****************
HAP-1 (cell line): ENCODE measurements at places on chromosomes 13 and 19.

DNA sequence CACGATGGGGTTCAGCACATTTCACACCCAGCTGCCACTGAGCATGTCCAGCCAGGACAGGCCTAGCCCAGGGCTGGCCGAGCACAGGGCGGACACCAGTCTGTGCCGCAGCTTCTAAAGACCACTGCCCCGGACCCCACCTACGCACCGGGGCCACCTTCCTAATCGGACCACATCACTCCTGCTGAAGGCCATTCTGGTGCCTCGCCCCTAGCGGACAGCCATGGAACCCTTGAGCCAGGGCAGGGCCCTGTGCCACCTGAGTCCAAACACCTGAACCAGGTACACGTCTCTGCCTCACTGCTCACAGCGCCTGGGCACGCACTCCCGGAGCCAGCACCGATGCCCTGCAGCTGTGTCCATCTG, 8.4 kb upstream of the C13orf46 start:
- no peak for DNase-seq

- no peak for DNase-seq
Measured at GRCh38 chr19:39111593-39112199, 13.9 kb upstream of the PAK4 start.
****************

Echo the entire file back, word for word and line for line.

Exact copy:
HAP-1 (cell line): ENCODE measurements at places on chromosomes 13 and 19.

DNA sequence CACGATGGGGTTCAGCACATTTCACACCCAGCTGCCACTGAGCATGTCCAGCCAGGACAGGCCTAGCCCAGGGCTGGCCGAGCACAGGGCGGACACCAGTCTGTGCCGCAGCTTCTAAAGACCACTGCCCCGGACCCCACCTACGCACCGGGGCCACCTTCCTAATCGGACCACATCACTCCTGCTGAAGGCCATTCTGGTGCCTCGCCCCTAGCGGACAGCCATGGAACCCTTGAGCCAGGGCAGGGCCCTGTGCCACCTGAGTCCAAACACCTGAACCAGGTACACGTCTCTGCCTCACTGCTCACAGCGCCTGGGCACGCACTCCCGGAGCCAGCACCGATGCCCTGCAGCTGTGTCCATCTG, 8.4 kb upstream of the C13orf46 start:
- no peak for DNase-seq

- no peak for DNase-seq
Measured at GRCh38 chr19:39111593-39112199, 13.9 kb upstream of the PAK4 start.